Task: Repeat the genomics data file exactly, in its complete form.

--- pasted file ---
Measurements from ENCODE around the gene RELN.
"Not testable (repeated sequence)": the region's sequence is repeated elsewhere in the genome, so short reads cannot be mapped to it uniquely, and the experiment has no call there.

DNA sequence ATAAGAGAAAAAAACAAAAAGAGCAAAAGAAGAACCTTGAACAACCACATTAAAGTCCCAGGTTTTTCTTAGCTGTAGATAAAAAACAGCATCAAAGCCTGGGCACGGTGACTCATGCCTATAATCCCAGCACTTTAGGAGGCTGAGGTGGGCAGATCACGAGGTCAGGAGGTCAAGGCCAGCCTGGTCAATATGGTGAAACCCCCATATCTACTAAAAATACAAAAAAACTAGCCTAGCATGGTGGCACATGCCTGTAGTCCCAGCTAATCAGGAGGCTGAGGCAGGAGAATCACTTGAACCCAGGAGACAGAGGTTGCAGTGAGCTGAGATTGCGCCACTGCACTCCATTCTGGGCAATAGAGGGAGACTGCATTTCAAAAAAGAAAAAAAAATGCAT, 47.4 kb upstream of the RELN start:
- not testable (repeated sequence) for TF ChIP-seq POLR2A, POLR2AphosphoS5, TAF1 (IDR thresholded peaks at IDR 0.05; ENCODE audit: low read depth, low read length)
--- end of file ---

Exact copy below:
Measurements from ENCODE around the gene RELN.
"Not testable (repeated sequence)": the region's sequence is repeated elsewhere in the genome, so short reads cannot be mapped to it uniquely, and the experiment has no call there.

DNA sequence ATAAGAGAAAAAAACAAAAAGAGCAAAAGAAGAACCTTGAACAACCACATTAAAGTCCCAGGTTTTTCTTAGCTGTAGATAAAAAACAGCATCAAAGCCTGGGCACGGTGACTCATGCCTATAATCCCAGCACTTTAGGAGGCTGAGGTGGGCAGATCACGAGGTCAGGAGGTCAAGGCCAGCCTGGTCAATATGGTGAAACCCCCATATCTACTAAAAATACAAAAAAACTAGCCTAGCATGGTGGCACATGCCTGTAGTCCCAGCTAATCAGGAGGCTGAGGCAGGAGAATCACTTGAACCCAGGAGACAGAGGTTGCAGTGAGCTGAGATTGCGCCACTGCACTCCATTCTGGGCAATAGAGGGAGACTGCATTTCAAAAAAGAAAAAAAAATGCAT, 47.4 kb upstream of the RELN start:
- not testable (repeated sequence) for TF ChIP-seq POLR2A, POLR2AphosphoS5, TAF1 (IDR thresholded peaks at IDR 0.05; ENCODE audit: low read depth, low read length)